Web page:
Organizing a Family Literacy Center

ORGANIZING A FAMILY LITERACY CENTER

Manager, Family Literacy Centers, inc.

 

Organizing a Family Literacy Center can be one of

the most rewarding achievements of a lifetime.  

To prepare, find out all you can about Family

Literacy.  Take the opportunity to tour one or

more Centers

and talk to other directors, or visit the Family

Literacy Center web site at www.flcinc.org.  

 

Read the materials that have been prepared or

visit with the Family Literacy board or staff

members.  Family Literacy’s web site supplies a

wealth of information on obtaining funding,

writing proposals, working with schools and civic groups, finding and training tutors, identifying

and assessing students,

and so on.

 

Another thing you can do is view all the training

videos also found on our website.  With this background you will be ready to proceed.  

Remember that staff members from Family

Literacy Centers, Incorporated are available to

advise and assist in starting and operating

centers.

 

To insure success in organizing a Family Literacy Center, a number of steps should be followed.  

These steps vary somewhat depending upon circumstances.  For example, the procedure for opening school centers is may differ from civic

or library centers.  Also the steps don't always

follow a given order.  

This article will summarize some of the most

important actions that nearly every director

should consider.  

 

For details relating to your specific circumstances, it will be important to study the accompanying

booklet that is available on our website.  The

main steps are these:  

 

Present a proposal to community leaders or

school administration. The purpose is to explain

the program and gain support.  An example of a successful proposal is included in the print

materials.  A major concern is funding.  

Determine how much a center will cost and

where the money will come from.


Another obvious need is for space—for tutoring,

office, materials and equipment.  Even the

smallest center needs a few basic materials and furnishings.  Tables and chairs, computers, copy machines, white boards, paper and pencils, filing cabinets, and of course, books.


Decide how many individuals will be served and

how they will be identified. Determine how many people will be needed to direct the program.  A secretary or assistant director can contribute

greatly to your success.   Organize a literacy

board consisting of influential and interested

people from the community.


Since one-on-one tutoring is vital to program

success, develop a strategy for recruiting and

training volunteers.


Finally, because parent support is essential, plan

a strategy for informing and working with parents.  We’ll briefly discuss each of these steps in turn.


A first step is gaining support, often through a presentation to community leaders or school administrators and teachers.  The presentation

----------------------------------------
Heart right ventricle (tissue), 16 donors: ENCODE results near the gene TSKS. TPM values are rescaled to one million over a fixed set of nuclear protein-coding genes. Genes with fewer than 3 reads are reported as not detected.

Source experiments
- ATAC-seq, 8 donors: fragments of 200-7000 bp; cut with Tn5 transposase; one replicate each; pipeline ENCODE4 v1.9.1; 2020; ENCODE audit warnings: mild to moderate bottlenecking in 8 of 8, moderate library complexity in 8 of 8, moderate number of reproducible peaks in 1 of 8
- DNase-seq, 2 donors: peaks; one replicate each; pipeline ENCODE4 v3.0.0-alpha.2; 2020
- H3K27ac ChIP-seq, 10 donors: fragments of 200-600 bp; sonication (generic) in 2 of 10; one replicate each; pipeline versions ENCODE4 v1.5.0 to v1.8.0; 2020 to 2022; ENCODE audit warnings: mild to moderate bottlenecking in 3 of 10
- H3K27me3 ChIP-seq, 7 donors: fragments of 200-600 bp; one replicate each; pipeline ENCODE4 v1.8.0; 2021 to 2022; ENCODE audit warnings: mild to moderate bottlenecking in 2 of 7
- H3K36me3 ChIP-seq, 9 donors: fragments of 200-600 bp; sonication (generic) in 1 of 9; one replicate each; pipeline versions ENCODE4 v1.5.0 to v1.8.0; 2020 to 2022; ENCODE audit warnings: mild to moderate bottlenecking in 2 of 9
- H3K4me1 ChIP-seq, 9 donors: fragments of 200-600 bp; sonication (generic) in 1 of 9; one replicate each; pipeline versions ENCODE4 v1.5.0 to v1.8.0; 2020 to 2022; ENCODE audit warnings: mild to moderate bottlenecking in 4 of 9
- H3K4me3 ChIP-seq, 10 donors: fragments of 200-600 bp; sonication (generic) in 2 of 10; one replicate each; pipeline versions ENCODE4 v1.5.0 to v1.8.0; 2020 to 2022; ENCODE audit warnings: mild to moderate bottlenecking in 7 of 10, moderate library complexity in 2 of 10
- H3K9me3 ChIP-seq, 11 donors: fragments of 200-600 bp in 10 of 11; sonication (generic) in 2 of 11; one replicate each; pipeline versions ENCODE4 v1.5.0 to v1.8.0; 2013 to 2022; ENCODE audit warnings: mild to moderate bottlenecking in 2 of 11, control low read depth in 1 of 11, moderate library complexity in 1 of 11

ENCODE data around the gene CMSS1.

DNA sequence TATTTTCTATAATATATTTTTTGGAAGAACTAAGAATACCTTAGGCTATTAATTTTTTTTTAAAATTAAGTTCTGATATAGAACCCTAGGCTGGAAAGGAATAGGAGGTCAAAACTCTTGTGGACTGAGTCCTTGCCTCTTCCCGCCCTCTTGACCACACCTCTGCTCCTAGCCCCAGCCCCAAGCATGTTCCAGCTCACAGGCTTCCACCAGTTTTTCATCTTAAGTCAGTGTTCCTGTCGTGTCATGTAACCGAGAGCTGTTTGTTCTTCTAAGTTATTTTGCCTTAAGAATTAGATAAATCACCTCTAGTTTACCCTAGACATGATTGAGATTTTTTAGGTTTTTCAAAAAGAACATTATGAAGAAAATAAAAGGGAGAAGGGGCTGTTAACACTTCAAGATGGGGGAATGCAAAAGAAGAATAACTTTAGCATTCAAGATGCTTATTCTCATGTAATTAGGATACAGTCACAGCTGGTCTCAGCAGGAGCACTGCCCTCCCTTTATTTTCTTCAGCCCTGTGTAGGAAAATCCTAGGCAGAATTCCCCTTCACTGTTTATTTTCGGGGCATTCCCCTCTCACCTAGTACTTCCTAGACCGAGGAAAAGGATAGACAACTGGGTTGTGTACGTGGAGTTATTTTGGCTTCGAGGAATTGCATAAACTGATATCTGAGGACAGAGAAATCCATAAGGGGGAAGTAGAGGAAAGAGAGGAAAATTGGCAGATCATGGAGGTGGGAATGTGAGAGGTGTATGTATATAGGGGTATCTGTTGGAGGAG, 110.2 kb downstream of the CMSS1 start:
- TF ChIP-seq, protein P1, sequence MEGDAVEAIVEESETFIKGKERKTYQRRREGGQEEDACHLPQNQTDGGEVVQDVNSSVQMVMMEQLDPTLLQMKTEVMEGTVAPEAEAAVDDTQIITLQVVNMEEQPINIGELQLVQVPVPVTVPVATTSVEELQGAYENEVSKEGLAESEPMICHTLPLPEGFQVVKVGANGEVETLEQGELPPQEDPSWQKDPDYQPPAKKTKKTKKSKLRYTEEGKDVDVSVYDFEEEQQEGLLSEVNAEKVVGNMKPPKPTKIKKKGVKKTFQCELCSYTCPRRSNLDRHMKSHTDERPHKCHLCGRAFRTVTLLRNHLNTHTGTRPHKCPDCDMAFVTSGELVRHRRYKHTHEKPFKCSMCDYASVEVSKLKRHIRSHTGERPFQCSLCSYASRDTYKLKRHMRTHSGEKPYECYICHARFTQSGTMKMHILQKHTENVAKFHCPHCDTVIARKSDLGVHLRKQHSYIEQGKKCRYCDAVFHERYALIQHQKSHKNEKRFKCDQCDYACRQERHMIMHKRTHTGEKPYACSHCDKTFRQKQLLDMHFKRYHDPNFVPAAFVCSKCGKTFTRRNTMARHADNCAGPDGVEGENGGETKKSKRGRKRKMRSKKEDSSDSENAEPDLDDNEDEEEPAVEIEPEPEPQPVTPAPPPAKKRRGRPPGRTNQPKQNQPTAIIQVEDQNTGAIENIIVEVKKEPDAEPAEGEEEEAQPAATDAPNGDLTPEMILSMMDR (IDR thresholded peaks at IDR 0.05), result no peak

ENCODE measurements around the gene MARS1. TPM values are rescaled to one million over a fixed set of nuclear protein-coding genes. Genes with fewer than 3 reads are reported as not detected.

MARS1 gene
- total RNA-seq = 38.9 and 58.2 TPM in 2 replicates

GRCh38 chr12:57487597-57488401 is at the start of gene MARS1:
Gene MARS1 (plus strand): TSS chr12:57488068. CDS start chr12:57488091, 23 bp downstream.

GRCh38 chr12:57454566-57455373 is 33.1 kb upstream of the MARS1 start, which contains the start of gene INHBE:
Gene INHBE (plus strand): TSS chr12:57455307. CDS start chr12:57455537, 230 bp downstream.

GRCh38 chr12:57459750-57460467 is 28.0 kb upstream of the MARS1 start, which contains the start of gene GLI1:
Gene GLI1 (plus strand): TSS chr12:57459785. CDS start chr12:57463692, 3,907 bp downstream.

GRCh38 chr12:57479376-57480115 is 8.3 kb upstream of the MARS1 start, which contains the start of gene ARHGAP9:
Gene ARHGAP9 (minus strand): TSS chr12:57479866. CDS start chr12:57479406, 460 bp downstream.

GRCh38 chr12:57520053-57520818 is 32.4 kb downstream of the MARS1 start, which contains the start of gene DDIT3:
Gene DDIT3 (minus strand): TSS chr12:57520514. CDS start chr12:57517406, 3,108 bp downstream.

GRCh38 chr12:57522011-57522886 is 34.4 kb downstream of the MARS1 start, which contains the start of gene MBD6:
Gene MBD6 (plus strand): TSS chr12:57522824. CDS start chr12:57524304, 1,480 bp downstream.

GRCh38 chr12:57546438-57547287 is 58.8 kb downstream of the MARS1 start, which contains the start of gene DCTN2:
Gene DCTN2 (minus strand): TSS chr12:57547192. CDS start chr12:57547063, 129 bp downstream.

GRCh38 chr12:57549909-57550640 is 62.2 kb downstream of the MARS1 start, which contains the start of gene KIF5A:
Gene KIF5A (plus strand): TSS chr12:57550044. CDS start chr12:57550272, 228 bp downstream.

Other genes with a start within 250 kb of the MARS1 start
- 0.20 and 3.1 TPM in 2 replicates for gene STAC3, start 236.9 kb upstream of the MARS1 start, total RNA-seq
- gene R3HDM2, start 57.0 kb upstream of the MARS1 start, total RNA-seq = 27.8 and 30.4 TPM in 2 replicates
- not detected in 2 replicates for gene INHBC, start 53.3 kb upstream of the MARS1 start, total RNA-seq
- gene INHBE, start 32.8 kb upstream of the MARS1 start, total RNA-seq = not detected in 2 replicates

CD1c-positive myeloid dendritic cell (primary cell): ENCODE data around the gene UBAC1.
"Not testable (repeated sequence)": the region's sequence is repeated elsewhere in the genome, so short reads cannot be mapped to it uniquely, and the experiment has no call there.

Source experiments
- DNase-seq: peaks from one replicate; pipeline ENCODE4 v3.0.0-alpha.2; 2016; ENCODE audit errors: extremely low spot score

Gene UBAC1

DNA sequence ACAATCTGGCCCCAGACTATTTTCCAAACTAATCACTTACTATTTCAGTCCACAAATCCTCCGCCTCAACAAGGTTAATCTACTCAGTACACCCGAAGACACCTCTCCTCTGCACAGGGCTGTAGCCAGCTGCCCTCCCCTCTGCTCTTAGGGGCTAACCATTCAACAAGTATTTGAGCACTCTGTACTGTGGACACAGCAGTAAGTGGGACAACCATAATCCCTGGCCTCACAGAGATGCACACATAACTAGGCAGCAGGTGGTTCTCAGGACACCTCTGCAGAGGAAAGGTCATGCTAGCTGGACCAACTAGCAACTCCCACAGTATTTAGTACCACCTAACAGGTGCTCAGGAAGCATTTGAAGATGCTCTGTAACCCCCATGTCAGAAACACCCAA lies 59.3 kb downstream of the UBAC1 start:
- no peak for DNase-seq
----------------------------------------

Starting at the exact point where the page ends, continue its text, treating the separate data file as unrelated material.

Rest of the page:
should be brief, clear, and very well prepared.  

An example of such a presentation is included in

the booklet accompanying this article.


Since a center is a group effort, it’s wise to

establish a relationship with those who will

listen to your proposal so that you can adapt the presentation to them.  If you are organizing a

Center in a library or civic building you’ll want to

meet the mayor or members of the city council.  

If you’re establishing a school center seek the

support of the principal and teachers.  

To convince prospective partners of the need

for a Center, consider collecting data on the

literacy needs of local children and families.  

This data helps immensely in gaining support

and funding.


Concerning funding, it helps at the outset to know what kind of money a center requires.  Of course, costs vary with individual centers, but here are

some ballpark figures.  First-year costs range

from about $10,000 to $30,000, depending on

the number of paid staff and equipment and how much will be donated by an organization or

individual.  Much of this represents a one-time

cost, making the first year the most expensive.  

Those expenses include about four thousand

dollars for supplies, materials and equipment.  


Here are some estimates for specific needs: Development and training, approximately one thousand dollars.  Salary for a director ranges between five hundred to a thousand dollars a

month.  Some centers, however, have been able

to manage with less.  Where does the money

come from?  Schools sometimes have district and state funds available.  Cities often have money available in their budgets.  Private donors can be a great resource.  In most cases, getting the money requires writing a grant.  Many of our directors

have become very skillful at writing grants.  

Lots of help is available.  An example of a

successful grant is included in the print materials available on our website.


Directors learn to be creative in raising money.  Finances need to be tracked and managed

carefully.  For this reason we recommend

engaging an accounting office to facilitate the

payroll and accounting.  The fee is approximately

1.5 per cent of the funds in the account.


Also, a nonprofit organization, such as Family

Literacy needs a 501 (c) 3 status.  

This designation allows donors to receive tax incentives.  Many Centers have been created

under the umbrella of Family Literacy Centers Inc.  

If your organization desires to apply for this status, detailed information can be found both in the handbook and on various websites.  

Several sites are listed in your training manual.


As funding is being explored, it's necessary to

locate the space, such as in a library, a

community center, or senior citizens' center.  

If you are opening a center in a school, you

need a room available after school hours.  In our crowded schools, space is often a challenge.